I stand here today incredibly proud. Proud of those before me. Less than one year ago I sat in the hospital directors office and panicked. We wondered how we would set up a clinic and staff it with Malagasy nurses, where would we find the nurses? Where would we start? I drew a time line on the white board and we started making plans. Plans that seemed somewhat inconceivable. But I knew that just has he had been in my past, that God would be with me in my future and all things will be possible through him. After countless prayers, meetings and emails, things started taking off.
In the last weeks of May I interviewed around 50 people for a place in the OBF training program. Some were impressive and encouraging. Some were worrying, offering bribes and not really having a clue. One qualified nurse answered my question “what is a fistula?” by replying “a fistula is a tree that grows inside the womb, it grows and grows until the women dies” and so we had many interesting encounters. Many of you may think that during that interview, as you were nervous and all dressed up, that there was a right answer to all of those questions, but you would be wrong. I trusted God to lead me through those interviews, I trusted God that he would bring the right people. All of you are here because you first impressed me with either your knowledge, your outlook on life, your attitude or your efforts to speak to me in english even though you had only just started learning the language the week before. But for many of those questions there was not a right answer. I was looking at the heart behind the answer and I believe God has brought you all here for a reason.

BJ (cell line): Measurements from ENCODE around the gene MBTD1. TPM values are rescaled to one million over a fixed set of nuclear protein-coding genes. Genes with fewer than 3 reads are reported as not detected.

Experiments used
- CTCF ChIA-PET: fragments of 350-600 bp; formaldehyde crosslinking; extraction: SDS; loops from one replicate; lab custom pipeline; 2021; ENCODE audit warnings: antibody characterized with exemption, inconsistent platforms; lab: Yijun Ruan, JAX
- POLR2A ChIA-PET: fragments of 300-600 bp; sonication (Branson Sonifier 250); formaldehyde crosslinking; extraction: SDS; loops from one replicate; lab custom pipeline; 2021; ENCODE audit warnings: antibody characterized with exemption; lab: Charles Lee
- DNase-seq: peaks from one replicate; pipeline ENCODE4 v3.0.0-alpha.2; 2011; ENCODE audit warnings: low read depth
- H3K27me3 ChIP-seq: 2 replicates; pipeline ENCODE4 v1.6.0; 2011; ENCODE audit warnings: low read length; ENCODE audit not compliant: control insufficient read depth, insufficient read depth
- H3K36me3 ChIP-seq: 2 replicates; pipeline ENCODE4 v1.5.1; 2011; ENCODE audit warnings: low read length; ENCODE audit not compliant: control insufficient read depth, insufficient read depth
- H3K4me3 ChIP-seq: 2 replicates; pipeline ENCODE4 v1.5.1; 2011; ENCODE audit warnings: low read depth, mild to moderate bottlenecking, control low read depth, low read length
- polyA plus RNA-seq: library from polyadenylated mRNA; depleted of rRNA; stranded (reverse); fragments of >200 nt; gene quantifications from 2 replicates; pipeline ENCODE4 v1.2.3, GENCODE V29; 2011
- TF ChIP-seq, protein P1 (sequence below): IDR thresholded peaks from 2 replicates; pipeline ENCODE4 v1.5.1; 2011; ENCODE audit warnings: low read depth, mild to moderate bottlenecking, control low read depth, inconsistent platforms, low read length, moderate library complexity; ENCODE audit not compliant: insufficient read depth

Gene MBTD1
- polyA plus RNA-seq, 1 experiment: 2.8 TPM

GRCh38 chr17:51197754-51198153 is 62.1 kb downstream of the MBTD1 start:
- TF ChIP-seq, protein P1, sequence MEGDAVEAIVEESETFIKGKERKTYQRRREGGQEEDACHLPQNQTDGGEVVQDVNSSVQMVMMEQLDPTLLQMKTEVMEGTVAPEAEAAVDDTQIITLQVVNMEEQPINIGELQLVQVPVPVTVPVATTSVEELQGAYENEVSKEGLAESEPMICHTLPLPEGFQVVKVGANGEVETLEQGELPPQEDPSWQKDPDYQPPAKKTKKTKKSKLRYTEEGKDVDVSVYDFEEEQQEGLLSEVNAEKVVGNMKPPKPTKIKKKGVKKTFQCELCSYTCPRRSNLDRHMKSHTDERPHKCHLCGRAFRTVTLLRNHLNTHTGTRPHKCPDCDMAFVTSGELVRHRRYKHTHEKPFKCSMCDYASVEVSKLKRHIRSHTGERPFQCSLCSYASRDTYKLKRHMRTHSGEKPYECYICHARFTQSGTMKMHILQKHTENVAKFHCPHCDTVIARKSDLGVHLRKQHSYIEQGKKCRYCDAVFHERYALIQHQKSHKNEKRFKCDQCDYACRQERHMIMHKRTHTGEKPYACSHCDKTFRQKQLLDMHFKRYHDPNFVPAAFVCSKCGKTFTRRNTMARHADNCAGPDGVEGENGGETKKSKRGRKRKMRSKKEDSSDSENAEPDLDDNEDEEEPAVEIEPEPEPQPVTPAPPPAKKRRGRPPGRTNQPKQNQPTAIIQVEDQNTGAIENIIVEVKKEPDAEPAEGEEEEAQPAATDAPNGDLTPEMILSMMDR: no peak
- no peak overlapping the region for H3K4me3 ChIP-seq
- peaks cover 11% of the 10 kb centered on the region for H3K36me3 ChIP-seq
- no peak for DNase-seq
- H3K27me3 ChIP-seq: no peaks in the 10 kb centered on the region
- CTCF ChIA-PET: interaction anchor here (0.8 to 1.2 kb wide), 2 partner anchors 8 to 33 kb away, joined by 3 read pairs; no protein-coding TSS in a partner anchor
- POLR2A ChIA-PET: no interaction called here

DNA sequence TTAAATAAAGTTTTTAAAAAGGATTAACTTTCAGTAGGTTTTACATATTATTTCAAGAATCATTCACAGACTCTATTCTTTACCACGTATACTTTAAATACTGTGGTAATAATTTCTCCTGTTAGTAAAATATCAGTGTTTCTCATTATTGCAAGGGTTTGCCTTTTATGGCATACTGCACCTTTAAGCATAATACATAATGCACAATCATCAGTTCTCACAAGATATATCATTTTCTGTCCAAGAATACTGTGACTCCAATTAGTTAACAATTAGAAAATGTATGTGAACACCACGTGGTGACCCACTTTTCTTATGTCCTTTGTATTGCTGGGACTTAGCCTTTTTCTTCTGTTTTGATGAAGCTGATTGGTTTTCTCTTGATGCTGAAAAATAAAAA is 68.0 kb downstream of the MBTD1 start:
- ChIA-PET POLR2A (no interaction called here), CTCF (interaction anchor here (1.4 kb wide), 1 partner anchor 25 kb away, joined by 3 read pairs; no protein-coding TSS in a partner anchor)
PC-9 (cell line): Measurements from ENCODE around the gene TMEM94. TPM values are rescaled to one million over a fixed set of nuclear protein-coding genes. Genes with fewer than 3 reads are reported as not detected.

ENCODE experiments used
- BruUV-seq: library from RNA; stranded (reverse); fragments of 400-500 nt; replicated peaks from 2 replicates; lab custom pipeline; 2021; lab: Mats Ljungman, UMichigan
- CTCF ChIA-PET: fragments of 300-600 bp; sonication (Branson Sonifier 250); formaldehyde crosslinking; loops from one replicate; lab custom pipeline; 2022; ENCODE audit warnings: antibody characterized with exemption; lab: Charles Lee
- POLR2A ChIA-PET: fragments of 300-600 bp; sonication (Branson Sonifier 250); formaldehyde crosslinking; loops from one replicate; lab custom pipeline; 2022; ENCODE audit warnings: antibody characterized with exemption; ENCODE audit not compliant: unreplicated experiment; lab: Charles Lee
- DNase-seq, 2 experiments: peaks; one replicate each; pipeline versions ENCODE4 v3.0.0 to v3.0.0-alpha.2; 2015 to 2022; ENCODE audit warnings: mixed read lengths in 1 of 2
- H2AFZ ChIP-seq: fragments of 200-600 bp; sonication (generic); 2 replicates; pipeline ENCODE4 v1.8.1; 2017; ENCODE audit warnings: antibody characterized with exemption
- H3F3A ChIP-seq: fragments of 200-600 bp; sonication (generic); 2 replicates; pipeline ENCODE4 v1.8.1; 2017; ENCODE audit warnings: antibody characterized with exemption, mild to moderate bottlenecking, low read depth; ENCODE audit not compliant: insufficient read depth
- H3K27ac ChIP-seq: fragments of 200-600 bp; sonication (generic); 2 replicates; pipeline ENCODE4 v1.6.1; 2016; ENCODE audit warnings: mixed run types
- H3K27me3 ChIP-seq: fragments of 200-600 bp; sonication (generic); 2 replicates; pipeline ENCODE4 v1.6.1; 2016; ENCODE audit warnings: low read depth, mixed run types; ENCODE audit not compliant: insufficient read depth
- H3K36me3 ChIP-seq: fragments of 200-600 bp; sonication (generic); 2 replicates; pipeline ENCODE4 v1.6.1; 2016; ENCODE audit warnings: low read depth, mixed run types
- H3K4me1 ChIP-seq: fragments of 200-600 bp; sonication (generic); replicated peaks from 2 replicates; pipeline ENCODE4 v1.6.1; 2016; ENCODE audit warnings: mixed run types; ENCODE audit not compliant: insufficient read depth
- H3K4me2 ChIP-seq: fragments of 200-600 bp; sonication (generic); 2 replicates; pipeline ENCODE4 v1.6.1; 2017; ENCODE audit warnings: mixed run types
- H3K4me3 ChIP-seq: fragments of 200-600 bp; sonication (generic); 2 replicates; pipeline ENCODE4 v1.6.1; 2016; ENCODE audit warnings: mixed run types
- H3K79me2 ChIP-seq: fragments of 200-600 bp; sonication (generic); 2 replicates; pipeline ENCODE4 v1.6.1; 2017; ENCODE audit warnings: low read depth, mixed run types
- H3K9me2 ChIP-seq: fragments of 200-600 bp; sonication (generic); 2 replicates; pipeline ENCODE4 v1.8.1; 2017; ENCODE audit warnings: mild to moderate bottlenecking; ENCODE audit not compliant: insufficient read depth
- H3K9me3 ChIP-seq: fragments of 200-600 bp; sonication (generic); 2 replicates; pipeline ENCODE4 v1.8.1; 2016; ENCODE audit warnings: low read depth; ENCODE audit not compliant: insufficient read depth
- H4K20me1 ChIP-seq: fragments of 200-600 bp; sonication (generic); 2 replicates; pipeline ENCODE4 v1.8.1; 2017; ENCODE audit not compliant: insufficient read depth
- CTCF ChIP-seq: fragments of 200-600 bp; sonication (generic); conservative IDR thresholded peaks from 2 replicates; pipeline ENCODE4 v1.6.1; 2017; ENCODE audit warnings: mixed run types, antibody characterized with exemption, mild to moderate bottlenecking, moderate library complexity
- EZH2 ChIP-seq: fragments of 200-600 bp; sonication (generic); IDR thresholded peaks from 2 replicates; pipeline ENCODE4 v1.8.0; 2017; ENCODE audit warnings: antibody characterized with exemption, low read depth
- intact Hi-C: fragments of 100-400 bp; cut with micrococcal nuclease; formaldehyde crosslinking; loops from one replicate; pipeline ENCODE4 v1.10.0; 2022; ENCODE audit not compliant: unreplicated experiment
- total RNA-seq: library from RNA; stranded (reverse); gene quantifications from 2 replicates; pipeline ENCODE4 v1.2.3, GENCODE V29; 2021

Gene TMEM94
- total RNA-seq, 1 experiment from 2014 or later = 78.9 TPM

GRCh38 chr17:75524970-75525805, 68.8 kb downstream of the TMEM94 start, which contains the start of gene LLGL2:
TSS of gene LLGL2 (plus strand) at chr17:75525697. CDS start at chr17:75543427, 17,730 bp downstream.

One questions I asked you all, lets see if you can remember, was ..”what do you think makes a good OBF nurse” I explained that the patients would be emotionally distressed, outcast, smelly and I asked … “what makes you think you could be an excellent OBF nurse”. Many of you told me with confidence that you can do it. That you are trained and will work hard and that you can do it. I believed you then and I still believe you. But I think that during this time your answers may have changed. I think that now you would answer that it is not just knowing how to physically nurse a patient. It is not just how to empty a catheter or how to remove a vaginal pack, but it is more.
I hope that you have and will continue to learn that nursing is not just a science. It is not just drug calculations, fluid balance charts, vital signs or pain scales. It is about loving others, having compassion when no one else will, educating someone to save their life, carefully and tenderly breaking bad news, encouraging countless patients to continue treatment, take their medications or simply love them selves. None of these things are measurable and they are not science, this is where Nursing becomes an art.
Maya Angelou the author and poet said:
“As a nurse, we have the opportunity to heal the heart, mind, soul and body of our patients, their families and ourselves. They may forget your name, but they will never forget how you made them feel.”